Schools in Pakistan's northwestern city of Peshawar re-opened Monday morning for the first time since a Taliban raid massacred 150 people, mainly children, with returning students expressing defiance tinged with apprehension.
The December 16 attack on the Army Public School in Peshawar by a group of gunmen and suicide bombers prompted a bout of national soul-searching even in a country used to high levels of militancy, with the government moving to scrap a moratorium on executions and establish military courts.
Across the country, schools had remained shut for an extended winter break as authorities beefed up security.
At least 20 soldiers were seen at the main entry point of the Army Public School, with an airport-style security gate installed at the front.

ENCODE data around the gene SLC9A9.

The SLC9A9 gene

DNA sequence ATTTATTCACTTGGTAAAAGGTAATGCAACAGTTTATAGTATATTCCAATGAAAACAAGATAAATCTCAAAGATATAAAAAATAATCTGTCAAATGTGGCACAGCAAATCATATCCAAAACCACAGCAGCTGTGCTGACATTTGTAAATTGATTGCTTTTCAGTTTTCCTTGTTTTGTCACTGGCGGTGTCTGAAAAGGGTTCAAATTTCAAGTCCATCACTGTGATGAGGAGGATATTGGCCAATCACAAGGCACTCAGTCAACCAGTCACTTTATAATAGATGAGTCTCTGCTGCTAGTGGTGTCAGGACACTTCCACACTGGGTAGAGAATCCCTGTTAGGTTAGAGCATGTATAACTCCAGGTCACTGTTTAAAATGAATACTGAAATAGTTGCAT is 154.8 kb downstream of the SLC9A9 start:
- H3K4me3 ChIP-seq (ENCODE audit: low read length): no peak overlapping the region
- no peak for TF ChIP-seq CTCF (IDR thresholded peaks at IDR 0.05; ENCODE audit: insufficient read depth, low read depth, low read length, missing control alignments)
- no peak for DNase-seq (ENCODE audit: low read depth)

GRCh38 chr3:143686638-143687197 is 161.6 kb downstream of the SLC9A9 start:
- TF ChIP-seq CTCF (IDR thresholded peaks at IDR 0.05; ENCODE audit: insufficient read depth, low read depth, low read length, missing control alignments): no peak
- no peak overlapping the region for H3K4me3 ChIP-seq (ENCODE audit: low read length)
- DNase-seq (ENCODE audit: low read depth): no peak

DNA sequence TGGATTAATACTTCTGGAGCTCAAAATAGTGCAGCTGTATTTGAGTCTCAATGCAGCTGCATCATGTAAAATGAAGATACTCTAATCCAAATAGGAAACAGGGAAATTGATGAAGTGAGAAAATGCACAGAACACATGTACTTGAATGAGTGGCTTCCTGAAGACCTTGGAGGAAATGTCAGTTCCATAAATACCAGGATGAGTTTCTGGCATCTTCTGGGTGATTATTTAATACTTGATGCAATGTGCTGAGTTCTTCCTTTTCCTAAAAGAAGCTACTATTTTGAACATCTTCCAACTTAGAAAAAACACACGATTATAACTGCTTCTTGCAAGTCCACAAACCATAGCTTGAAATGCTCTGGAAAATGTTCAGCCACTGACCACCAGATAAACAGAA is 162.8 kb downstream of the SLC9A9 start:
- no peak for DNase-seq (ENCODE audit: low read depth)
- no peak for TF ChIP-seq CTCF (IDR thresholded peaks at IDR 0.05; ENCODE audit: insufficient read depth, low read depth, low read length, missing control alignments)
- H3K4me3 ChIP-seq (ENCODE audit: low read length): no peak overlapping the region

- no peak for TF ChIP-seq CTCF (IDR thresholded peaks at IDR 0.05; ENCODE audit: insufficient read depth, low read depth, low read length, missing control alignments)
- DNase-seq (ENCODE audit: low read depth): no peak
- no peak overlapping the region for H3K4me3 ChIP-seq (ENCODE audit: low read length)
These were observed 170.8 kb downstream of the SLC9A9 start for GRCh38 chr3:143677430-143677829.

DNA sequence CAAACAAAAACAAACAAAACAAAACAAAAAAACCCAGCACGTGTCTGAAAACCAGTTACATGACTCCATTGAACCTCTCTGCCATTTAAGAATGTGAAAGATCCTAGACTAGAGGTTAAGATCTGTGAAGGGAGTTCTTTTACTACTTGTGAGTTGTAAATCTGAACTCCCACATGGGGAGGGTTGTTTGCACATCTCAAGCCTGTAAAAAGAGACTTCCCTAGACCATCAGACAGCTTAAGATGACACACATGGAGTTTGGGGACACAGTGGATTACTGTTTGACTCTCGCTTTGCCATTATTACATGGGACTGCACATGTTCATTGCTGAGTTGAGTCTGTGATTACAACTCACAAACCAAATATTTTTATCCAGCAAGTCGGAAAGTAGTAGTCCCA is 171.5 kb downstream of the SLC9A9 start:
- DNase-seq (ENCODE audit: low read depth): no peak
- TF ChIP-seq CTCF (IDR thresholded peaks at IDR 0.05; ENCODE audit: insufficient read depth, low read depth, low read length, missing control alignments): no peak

Elevated boundary walls with steel wire fencing have been put in place around Peshawar and in schools throughout the rest of the country.
For 16-year-old Shahrukh Khan, who was shot in both legs while pretending to play dead in his school's auditorium, going back was traumatic.
"I have lost 30 of my friends, how I will sit in the empty class, how I will look to their empty benches," he told AFP before the school reopened.
"My heart has been broken. All the class fellows I had, have died, now my heart does not want to attend school," he added.
Of the 150 victims killed in Pakistan's deadliest-ever attack, 134 were children.
Other students struck a defiant note.
"I am not scared, no force can stop me from going to attend my school, I will go and will tell the attackers, 'we are not afraid of you'," 16-year-old Zahid Ayub, who sustained minor wounds, told AFP.